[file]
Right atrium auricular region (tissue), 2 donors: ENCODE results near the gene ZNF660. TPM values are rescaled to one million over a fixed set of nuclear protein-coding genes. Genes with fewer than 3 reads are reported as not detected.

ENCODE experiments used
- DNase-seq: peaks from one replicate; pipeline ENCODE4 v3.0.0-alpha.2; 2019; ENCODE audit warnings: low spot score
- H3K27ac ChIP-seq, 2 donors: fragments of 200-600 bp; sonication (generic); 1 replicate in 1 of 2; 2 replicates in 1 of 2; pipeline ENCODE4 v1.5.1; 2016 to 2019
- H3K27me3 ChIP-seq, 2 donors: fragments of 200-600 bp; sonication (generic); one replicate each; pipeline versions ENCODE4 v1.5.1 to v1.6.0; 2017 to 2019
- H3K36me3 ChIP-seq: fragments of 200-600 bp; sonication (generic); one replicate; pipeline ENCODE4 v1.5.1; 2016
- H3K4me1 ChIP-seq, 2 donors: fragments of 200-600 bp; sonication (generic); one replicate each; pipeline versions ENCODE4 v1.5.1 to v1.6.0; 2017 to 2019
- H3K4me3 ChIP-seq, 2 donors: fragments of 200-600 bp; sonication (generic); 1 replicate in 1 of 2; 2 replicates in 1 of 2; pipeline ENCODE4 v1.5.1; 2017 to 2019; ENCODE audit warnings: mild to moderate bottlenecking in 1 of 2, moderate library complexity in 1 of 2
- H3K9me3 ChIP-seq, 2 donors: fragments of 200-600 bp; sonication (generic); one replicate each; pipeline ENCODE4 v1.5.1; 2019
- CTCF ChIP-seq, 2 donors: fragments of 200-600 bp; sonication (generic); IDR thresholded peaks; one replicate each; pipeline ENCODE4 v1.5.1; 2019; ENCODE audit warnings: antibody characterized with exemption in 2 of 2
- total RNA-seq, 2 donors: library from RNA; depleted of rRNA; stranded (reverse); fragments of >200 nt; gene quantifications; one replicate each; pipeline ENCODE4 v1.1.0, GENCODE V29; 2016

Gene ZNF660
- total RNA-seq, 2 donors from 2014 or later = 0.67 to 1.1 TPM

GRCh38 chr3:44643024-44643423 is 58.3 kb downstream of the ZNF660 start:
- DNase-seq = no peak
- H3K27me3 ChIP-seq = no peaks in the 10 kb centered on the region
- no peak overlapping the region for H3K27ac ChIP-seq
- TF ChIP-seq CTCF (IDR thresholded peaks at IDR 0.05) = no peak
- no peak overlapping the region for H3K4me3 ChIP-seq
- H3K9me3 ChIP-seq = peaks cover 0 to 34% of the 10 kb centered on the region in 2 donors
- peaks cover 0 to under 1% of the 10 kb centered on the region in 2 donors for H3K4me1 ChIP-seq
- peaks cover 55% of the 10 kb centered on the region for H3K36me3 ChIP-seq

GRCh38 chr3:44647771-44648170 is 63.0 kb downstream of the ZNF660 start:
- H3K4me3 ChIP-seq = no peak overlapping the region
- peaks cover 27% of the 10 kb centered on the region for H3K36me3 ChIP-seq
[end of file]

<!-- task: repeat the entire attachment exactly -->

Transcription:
Right atrium auricular region (tissue), 2 donors: ENCODE results near the gene ZNF660. TPM values are rescaled to one million over a fixed set of nuclear protein-coding genes. Genes with fewer than 3 reads are reported as not detected.

ENCODE experiments used
- DNase-seq: peaks from one replicate; pipeline ENCODE4 v3.0.0-alpha.2; 2019; ENCODE audit warnings: low spot score
- H3K27ac ChIP-seq, 2 donors: fragments of 200-600 bp; sonication (generic); 1 replicate in 1 of 2; 2 replicates in 1 of 2; pipeline ENCODE4 v1.5.1; 2016 to 2019
- H3K27me3 ChIP-seq, 2 donors: fragments of 200-600 bp; sonication (generic); one replicate each; pipeline versions ENCODE4 v1.5.1 to v1.6.0; 2017 to 2019
- H3K36me3 ChIP-seq: fragments of 200-600 bp; sonication (generic); one replicate; pipeline ENCODE4 v1.5.1; 2016
- H3K4me1 ChIP-seq, 2 donors: fragments of 200-600 bp; sonication (generic); one replicate each; pipeline versions ENCODE4 v1.5.1 to v1.6.0; 2017 to 2019
- H3K4me3 ChIP-seq, 2 donors: fragments of 200-600 bp; sonication (generic); 1 replicate in 1 of 2; 2 replicates in 1 of 2; pipeline ENCODE4 v1.5.1; 2017 to 2019; ENCODE audit warnings: mild to moderate bottlenecking in 1 of 2, moderate library complexity in 1 of 2
- H3K9me3 ChIP-seq, 2 donors: fragments of 200-600 bp; sonication (generic); one replicate each; pipeline ENCODE4 v1.5.1; 2019
- CTCF ChIP-seq, 2 donors: fragments of 200-600 bp; sonication (generic); IDR thresholded peaks; one replicate each; pipeline ENCODE4 v1.5.1; 2019; ENCODE audit warnings: antibody characterized with exemption in 2 of 2
- total RNA-seq, 2 donors: library from RNA; depleted of rRNA; stranded (reverse); fragments of >200 nt; gene quantifications; one replicate each; pipeline ENCODE4 v1.1.0, GENCODE V29; 2016

Gene ZNF660
- total RNA-seq, 2 donors from 2014 or later = 0.67 to 1.1 TPM

GRCh38 chr3:44643024-44643423 is 58.3 kb downstream of the ZNF660 start:
- DNase-seq = no peak
- H3K27me3 ChIP-seq = no peaks in the 10 kb centered on the region
- no peak overlapping the region for H3K27ac ChIP-seq
- TF ChIP-seq CTCF (IDR thresholded peaks at IDR 0.05) = no peak
- no peak overlapping the region for H3K4me3 ChIP-seq
- H3K9me3 ChIP-seq = peaks cover 0 to 34% of the 10 kb centered on the region in 2 donors
- peaks cover 0 to under 1% of the 10 kb centered on the region in 2 donors for H3K4me1 ChIP-seq
- peaks cover 55% of the 10 kb centered on the region for H3K36me3 ChIP-seq

GRCh38 chr3:44647771-44648170 is 63.0 kb downstream of the ZNF660 start:
- H3K4me3 ChIP-seq = no peak overlapping the region
- peaks cover 27% of the 10 kb centered on the region for H3K36me3 ChIP-seq